Friday 8 September 2017

A Policy A Day: Sickness and Disability Benefits

In the lead-up to the election, we are examining a policy a day. We're exploring a variety of policy areas, explaining the background and analysing some of the policy options, with a mixture of technocracy and values-based approaches. Inevitably, some opinion will make its way in and we make no apology for that - after all, we're voters too. A list of all the articles is available hereEnjoy!

Today's post is written by Zoe Higgins

More than 20% of people in New Zealand have a disability. Over 150,000 people in New Zealand access mental health and addiction services every year. Proportionally, Māori are more likely to experience long-term illness or disability and to receive less support. In the lead-up to this election, we need to be talking about chronic illness, mental illness, and disability. I’d like to be talking about employment, housing, education, access to public spaces, and healthcare – but this article will touch only on one small facet of the disability or illness experience: the benefits system.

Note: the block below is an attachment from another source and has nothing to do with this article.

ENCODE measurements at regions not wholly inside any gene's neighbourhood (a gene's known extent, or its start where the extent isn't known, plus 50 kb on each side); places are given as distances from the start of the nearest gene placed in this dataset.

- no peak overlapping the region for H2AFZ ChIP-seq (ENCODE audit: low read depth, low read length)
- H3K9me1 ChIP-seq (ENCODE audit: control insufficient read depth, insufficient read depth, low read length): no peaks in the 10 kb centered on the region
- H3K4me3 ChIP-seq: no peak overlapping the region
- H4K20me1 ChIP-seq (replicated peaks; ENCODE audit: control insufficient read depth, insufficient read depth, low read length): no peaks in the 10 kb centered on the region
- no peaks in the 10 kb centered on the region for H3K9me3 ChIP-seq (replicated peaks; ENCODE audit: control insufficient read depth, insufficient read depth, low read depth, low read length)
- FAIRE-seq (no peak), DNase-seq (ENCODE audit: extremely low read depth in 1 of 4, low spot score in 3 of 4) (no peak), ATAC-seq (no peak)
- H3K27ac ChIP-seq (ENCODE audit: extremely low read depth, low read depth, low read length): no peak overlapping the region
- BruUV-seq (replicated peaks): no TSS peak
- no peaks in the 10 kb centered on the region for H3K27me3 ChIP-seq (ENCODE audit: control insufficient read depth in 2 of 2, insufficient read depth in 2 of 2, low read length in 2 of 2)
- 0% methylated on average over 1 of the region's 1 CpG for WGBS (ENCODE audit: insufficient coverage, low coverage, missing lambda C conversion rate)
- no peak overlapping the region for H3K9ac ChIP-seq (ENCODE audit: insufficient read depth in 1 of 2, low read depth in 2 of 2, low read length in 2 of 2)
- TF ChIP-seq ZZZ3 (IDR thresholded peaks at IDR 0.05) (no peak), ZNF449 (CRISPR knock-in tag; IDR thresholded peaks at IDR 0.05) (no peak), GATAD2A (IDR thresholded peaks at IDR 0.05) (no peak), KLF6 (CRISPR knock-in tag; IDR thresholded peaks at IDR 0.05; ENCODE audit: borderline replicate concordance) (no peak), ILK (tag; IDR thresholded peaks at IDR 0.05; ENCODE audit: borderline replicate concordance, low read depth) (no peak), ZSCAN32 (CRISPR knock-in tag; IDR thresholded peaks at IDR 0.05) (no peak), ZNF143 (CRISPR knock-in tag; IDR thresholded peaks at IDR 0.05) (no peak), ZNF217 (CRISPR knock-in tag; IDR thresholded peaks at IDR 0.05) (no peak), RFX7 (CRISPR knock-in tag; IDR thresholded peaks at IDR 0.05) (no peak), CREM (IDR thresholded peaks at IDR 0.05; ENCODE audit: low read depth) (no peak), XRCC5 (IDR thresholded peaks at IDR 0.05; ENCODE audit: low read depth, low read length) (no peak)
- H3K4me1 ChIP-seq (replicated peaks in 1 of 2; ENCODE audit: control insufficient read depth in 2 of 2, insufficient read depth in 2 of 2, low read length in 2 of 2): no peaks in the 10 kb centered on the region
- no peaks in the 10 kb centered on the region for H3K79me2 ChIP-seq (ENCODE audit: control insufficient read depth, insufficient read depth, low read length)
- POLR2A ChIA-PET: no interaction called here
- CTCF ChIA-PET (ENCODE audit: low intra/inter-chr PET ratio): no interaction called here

In this article, we’ll whirlwind through two of the key problems that people receiving sickness and disability benefits encounter: the pressure to return to work or training before they’re able to, and the means-testing of partners so that people in relationships are unable to receive benefits. We’ll then look at the policy positions of individual parties and see how they measure up against these problems.

Benefits in New Zealand
In New Zealand, right now there are several benefits and payments that cover people with long-term illness or disability who are not in work.

Supported Living Payment: If your ability to work is permanently and severely restricted by an illness, injury, or disability. Between $214 and $221 per week. 84,331 people receive this – around 3.2% of the working-age population.